European inventory of
societal values of culture


According to the UNESCO Convention on the Protection and Promotion of the Diversity of Cultural Expressions (2005), "cultural diversity is a defining characteristic of humanity". It forms a common heritage of humanity that should be "cherished and preserved for the benefit of all". Cultural diversity "creates a rich and varied world, which increases the range of choices and nurtures human capacities and values, and therefore is a mainspring for sustainable development for communities, peoples, and nations".

Article 1 of the UNESCO Universal Declaration on Cultural Diversity (2001) states that as "a source of exchange, innovation and creativity, cultural diversity is as necessary for humankind as biodiversity is for nature". Another important document, Agenda 21 for Culture (2004), defines cultural diversity as "the main heritage of humanity". From all these statements, it is clear that diversity is considered to be one of the key values of the contemporary world.

Diversity refers to the social representation and inclusion of individuals from diverse backgrounds in various social realms. Diverse backgrounds typically refer to race, ethnicity, gender, sexual orientation, socioeconomic status, class position, geographic location, age, and abilities. Historically, the push for diversity in the cultural sector can be traced back to various social movements that sought to challenge and dismantle discriminatory practices and exclusionary systems. Thus, the civil rights movement, feminist movements, LGBTQ+ rights advocacy, disability rights movements, and indigenous rights movements have all played crucial roles in advocating for equal representation and recognition in cultural spaces. Their efforts have laid the groundwork for promoting inclusivity and diversity in the cultural sector.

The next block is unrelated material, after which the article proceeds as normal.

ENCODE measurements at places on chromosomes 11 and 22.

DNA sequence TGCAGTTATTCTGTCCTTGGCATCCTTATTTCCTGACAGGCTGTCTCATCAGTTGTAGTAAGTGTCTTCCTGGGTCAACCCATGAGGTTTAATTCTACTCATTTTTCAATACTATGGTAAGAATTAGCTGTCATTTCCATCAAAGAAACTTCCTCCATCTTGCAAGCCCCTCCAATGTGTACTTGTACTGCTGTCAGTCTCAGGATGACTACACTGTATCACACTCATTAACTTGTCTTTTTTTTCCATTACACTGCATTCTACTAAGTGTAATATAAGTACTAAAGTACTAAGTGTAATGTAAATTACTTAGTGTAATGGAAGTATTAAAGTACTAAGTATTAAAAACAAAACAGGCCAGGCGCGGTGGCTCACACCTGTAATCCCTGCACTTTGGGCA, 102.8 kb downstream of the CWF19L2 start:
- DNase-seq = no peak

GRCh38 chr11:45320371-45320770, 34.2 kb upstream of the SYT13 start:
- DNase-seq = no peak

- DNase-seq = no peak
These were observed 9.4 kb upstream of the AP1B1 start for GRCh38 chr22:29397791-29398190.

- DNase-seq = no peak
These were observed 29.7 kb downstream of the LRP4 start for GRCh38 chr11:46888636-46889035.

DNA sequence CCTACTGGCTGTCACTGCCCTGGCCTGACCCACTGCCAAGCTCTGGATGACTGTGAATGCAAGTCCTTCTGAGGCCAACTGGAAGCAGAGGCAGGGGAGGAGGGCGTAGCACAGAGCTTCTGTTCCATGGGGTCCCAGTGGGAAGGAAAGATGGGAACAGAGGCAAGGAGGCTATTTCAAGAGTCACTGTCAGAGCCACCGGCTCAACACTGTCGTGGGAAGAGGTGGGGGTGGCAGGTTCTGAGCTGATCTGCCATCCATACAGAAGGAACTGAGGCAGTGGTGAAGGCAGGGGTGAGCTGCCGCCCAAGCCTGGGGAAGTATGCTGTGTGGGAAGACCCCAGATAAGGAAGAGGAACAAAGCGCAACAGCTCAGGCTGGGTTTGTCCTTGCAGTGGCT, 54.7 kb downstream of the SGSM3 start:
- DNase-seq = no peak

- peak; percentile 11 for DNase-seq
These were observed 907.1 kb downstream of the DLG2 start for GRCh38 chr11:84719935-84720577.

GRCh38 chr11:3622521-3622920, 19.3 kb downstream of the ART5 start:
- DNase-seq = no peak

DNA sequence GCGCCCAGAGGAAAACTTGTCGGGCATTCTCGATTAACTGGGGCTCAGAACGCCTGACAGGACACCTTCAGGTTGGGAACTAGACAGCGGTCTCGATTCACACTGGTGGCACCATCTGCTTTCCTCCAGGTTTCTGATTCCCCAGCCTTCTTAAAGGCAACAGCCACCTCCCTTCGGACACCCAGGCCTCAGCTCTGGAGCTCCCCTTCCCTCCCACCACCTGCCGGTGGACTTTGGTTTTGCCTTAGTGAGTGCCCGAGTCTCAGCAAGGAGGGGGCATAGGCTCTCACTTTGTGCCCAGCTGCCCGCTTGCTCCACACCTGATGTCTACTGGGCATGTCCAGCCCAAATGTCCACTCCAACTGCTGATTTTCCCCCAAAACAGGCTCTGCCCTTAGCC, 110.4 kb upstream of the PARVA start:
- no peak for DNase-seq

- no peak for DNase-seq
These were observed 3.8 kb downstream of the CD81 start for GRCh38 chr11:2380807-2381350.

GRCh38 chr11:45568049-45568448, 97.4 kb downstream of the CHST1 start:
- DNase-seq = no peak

Today, diversity is considered an important aspect of cultural policymaking by various local, national, and supranational institutions. These policies embrace diversity for a variety of reasons. Diversity is crucial in ensuring everyone has a voice, and their stories are heard. When diverse perspectives are included, marginalised communities are empowered, and their cultural heritage is preserved and celebrated. It's essential to recognise the contributions of all individuals and acknowledge the value diversity brings to society. Also, embracing diverse voices promotes creativity and innovation. Unique perspectives inspire original ideas, challenge norms, and yield innovative cultural expressions.

Furthermore, a diverse cultural sector allows for increased audience engagement and relevance. Engaging with diverse communities makes cultural institutions more accessible and inclusive, attracting wider audiences and nurturing meaningful connections. Cultural diversity fosters dialogue, empathy, and understanding, promoting mutual respect, tolerance, and social cohesion. Being exposed to different cultures and ways of life can help us develop a greater understanding and empathy for others. It can also promote mutual respect and tolerance, leading to a more cohesive society.

Despite its importance for cultural policymaking, diversity is also criticised by scholars and politicians. One stream of criticism is related to the shortcomings of identity politics. According to critics, instead of identifying similarities as a basis for social solidarity, identity politics celebrates differences, which is fully in line with the tendencies of social atomisation inherent to neoliberal politics. The second one revolves around whether the goal of diversity policy should be to achieve equal opportunities or equal outcomes. There is also a disagreement regarding conceptualising diversity and determining which dimensions should be prioritized in different context. (TKG, NY, SW)


See also:  Globalization and cultural policy; Inclusion; Tolerance; Cultural citizenship